The Ford F-150 Raptor Was Used In The Construction Of The Nikola Badger Prototype
Nikola, an electric vehicle (EV) company, introduced the Badger concept of an EV pickup truck in February 2020, promising a […]
Nikola, an electric vehicle (EV) company, introduced the Badger concept of an EV pickup truck in February 2020, promising a choice between a battery-electric or a hydrogen fuel-cell engine.
Badger pre orders began in June of 2020, but the project was scrapped in November of that year when GM pulled out of an agreement to manufacture the vehicle for Nikola.
New information on the Nikola Badger was revealed during the criminal fraud trial of Nikola creator Trevor Milton. According to the evidence, Nikola did not have a prototype and manufacturing plan for the truck when it began accepting $5,000 reservations from customers.
The jury was informed that the Ford F-150 Raptor and a “chopped up” electric Nikola power sports car were used in the construction of the prototype displayed to the public in February 2020.
As reported by Bloomberg, former Nikola manager Brendan Babiarz allegedly made the disclosure last week in a Manhattan federal court. Babiarz, who headed up the Badger design team and made the truck’s drawings, said they had to wing it to make Milton’s deadline for revealing the pickup.
It caught me off guard a bit. We did not set a firm date since we were still working on the vehicles at the time, and the timing just wasn’t right.
Prosecutors questioned Babiarz about his conversations with other Nikola workers in which he voiced alarm about Milton’s tweets and public remarks from 2020.
Babiarz shared Milton’s June 7, 2020 tweet that Nikola will begin accepting Badger reservations later that month to Badger project head engineer Michael Erickson with the remark, “Oh no.”
On Thursday, Babiarz informed Erickson, “I told Trevor we are at least 6-8 weeks from any tooling commencing,” according to transcripts submitted before the jury. But, as one of his fans put it, “Trevor doesn’t allow facts or specifics to stand in the way of a compelling narrative.”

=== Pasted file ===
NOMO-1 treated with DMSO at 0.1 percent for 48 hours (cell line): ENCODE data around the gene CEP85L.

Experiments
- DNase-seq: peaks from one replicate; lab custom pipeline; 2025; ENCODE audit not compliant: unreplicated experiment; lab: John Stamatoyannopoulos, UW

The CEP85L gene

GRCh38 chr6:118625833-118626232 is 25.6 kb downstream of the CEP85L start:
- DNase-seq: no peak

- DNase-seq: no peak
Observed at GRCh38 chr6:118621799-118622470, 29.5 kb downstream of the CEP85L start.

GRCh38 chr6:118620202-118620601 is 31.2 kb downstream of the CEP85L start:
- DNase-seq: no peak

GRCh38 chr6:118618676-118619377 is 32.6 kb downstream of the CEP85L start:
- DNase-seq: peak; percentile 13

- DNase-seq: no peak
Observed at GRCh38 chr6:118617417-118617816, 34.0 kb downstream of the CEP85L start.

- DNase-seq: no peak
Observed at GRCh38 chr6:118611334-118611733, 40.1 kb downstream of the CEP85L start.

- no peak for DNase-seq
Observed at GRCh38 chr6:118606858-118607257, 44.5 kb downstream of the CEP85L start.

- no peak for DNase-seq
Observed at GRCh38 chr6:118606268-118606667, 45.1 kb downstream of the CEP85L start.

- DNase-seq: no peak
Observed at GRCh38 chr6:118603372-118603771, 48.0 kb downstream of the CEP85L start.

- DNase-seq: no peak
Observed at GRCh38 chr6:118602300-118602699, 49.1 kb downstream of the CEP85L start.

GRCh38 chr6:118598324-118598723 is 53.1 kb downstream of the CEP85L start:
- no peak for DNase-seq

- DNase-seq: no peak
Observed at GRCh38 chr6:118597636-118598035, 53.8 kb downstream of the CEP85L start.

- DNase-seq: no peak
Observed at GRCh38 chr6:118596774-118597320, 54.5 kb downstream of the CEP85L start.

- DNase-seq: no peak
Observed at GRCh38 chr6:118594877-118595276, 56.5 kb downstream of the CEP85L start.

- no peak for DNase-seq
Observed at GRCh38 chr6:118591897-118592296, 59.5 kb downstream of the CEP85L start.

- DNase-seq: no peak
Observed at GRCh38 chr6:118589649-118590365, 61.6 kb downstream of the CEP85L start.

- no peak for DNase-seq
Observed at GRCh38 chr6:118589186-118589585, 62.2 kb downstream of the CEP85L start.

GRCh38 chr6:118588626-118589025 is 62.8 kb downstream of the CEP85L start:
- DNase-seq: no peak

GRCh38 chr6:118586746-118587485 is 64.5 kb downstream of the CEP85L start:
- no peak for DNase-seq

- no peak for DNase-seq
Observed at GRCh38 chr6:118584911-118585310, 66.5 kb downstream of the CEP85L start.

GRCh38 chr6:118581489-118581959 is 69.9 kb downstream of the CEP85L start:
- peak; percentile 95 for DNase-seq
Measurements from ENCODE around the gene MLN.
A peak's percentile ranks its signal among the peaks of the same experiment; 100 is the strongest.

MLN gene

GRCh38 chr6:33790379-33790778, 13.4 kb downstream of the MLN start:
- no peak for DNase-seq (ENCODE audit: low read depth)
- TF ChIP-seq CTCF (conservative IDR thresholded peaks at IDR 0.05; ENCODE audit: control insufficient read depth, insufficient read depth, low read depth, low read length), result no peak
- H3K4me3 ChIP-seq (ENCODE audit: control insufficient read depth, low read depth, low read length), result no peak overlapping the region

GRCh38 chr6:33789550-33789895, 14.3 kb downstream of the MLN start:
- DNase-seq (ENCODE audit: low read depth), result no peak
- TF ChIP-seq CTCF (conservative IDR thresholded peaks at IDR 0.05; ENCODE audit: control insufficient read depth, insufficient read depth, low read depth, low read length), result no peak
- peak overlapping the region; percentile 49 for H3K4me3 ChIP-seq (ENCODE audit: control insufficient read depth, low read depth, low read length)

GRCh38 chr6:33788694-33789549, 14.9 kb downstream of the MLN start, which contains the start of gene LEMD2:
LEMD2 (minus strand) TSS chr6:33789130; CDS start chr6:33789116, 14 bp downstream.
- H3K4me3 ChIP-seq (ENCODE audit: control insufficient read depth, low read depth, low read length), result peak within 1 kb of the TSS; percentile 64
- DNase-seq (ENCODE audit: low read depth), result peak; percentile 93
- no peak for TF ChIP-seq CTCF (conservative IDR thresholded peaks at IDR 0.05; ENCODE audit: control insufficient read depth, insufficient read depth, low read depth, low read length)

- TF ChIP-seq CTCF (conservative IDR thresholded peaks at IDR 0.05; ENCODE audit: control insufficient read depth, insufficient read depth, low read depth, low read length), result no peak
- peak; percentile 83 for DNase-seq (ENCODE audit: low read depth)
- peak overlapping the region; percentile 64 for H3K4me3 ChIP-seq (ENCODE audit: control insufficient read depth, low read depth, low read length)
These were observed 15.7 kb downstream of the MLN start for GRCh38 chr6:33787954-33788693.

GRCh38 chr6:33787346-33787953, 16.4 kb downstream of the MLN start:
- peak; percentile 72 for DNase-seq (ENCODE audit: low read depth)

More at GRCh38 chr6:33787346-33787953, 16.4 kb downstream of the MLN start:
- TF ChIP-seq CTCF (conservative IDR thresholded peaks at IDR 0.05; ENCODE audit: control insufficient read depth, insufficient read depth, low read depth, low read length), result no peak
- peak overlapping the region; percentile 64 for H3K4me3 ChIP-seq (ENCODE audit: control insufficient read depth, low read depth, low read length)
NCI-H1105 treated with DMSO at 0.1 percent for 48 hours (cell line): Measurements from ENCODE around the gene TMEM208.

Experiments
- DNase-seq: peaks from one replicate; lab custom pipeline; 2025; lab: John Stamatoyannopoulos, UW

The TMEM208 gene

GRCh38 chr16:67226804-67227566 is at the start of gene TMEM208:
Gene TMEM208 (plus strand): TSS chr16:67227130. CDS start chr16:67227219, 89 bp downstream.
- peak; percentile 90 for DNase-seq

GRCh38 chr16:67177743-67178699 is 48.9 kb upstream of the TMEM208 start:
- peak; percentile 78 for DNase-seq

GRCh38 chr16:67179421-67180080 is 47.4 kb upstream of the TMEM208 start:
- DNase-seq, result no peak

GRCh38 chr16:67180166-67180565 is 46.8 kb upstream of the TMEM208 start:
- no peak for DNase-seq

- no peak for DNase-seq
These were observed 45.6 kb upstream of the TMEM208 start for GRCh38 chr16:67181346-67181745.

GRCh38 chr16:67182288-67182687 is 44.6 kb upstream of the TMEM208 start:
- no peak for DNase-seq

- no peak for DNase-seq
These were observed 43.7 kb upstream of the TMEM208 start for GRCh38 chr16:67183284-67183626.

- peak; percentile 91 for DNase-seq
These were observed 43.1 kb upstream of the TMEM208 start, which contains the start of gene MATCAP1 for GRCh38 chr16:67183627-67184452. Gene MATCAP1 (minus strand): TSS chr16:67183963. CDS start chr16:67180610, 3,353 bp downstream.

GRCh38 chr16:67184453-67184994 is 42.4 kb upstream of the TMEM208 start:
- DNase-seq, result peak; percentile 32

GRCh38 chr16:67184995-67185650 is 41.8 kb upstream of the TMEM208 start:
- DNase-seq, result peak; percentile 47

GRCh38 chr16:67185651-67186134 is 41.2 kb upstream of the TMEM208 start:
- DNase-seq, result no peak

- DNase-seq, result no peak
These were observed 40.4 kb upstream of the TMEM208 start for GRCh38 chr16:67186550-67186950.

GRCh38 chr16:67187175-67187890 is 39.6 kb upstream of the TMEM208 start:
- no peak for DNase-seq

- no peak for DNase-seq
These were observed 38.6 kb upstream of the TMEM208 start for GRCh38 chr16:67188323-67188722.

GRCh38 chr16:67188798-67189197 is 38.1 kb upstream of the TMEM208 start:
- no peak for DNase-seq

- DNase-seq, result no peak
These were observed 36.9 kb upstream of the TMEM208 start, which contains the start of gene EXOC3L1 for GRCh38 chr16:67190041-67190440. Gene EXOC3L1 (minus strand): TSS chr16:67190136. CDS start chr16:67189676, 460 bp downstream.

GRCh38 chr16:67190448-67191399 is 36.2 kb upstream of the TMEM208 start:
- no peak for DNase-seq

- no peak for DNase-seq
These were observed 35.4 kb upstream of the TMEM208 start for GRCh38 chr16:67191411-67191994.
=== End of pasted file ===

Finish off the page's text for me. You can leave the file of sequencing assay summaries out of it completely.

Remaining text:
Trevor Milton has been charged with securities & wire fraud for allegedly misleading investors by falsely claiming that the company’s goods were fully functioning and exaggerating the company’s technology and related capabilities. If he’s found guilty of the most severe accusation, he faces a potential jail sentence of 25 years.
According to the defense team, Milton was only executing the company’s marketing strategy and never made any statements he didn’t believe to be accurate.
Babiarz also said that Milton’s tweet signaling Nikola would begin accepting orders again for Badger caught him off guard.
The Badger was a non-functional prototype, much as the false semi-truck pushed downhill to prove that it works. This came to light during last week’s trial of Trevor Milton. According to Ford Authority, which quoted Bloomberg, Nikola utilized Ford F-150 Raptor components to construct the Badger prototype. Since Milton’s goal was to beat Ford, and General Motors was meant to build the vehicle using its own proprietary EV technology, Ultium, this is humorous for several reasons.
Former Nikola member Brendan Babiarz, who oversaw the design and provided conceptual artwork for the vehicle, testified at trial that the company had employed Raptor components in the prototype’s early stages of development. Babiarz provided the jury with text messages between himself and Milton to support his assertions. In addition, according to reports, Babiarz allegedly sought to discourage Milton from making June 2020 bookings for the Badger.
If found guilty, the maximum sentence for Milton’s securities and wire fraud offenses is 25 years in jail. After resolving fraud charges with the SEC a year ago for $125 million, Nikola is doing much better now. It remains to be seen whether the firm can overcome these obstacles and become the game-changing electric vehicle manufacturer it aspires to be.